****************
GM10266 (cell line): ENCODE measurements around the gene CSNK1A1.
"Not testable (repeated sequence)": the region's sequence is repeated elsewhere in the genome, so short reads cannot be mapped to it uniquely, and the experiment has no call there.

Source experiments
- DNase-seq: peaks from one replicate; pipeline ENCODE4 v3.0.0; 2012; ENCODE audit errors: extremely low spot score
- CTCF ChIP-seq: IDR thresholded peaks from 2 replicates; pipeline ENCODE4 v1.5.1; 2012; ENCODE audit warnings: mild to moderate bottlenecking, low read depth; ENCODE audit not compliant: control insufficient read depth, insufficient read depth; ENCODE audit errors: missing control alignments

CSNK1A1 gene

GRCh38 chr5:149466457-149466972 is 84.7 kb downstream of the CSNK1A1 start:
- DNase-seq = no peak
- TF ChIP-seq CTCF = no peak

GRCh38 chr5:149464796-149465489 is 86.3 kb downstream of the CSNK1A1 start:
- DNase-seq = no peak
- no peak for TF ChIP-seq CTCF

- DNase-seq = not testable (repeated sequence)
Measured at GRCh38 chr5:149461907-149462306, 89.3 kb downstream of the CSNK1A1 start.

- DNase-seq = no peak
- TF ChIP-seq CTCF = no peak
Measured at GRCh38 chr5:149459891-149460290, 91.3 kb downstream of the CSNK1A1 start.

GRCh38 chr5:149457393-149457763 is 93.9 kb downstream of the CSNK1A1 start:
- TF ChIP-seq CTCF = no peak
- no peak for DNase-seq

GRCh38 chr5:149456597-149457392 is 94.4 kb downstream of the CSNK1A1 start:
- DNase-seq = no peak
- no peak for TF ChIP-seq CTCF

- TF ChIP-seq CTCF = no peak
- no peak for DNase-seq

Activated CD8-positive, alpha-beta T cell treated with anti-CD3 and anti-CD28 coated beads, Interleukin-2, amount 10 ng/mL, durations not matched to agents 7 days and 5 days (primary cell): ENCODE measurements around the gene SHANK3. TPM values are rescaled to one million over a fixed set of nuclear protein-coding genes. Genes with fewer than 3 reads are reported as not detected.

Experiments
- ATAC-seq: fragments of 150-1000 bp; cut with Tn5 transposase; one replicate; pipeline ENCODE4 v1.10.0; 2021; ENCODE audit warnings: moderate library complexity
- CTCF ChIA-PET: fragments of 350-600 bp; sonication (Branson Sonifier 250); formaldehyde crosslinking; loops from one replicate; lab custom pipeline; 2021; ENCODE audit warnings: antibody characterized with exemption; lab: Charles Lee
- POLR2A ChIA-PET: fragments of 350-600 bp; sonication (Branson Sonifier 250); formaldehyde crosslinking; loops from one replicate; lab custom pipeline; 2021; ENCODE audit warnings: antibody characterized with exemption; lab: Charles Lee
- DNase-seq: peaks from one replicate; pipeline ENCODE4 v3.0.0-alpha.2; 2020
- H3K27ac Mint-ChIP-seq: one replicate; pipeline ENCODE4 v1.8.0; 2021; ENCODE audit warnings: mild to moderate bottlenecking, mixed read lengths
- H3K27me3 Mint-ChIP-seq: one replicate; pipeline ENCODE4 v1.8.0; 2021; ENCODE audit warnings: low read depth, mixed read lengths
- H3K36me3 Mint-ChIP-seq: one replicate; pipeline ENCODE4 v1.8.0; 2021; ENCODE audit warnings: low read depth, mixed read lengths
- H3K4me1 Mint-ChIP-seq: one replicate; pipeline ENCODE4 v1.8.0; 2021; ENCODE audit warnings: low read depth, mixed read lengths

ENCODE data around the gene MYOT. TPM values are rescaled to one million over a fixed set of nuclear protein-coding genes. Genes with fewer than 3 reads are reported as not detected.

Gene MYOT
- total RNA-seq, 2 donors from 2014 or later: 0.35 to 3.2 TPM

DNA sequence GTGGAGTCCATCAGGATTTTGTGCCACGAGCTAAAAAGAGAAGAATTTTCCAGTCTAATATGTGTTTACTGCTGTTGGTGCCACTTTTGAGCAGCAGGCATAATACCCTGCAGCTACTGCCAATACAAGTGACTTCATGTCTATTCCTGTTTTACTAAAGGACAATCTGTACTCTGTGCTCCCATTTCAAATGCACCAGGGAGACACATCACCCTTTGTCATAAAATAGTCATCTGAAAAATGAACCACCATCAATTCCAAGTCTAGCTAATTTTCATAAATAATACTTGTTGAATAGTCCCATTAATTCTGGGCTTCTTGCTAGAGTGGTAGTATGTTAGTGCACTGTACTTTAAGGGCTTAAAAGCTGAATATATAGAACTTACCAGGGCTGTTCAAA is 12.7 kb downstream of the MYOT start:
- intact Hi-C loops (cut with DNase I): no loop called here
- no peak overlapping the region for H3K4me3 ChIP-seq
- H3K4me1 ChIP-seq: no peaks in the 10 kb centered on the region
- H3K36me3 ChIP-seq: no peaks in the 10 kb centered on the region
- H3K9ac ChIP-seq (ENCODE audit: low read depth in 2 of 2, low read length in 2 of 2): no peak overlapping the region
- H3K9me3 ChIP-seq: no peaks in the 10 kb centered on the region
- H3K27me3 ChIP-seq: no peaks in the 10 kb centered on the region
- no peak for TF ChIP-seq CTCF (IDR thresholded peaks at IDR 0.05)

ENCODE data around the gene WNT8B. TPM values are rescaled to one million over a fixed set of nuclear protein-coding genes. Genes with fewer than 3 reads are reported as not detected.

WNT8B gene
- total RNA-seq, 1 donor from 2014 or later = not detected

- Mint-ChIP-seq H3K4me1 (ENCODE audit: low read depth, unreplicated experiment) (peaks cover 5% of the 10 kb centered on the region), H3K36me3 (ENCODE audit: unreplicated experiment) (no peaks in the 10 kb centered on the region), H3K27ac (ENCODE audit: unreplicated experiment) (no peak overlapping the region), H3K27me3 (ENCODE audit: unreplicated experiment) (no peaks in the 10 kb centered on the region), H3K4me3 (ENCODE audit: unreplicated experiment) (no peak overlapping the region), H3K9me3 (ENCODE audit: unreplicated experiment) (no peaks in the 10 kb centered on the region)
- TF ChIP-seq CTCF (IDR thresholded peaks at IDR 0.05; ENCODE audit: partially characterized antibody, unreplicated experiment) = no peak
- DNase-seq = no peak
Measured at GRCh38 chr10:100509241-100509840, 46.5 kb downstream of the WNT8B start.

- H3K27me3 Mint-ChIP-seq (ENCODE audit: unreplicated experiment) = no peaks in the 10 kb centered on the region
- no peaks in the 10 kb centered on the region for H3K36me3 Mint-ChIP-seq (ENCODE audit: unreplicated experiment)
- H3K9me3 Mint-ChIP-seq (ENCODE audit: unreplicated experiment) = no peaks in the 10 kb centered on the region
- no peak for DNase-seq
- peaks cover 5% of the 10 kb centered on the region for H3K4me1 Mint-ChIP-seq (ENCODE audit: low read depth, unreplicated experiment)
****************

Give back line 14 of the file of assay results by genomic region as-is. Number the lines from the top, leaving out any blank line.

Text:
Measured at GRCh38 chr5:149461907-149462306, 89.3 kb downstream of the CSNK1A1 start.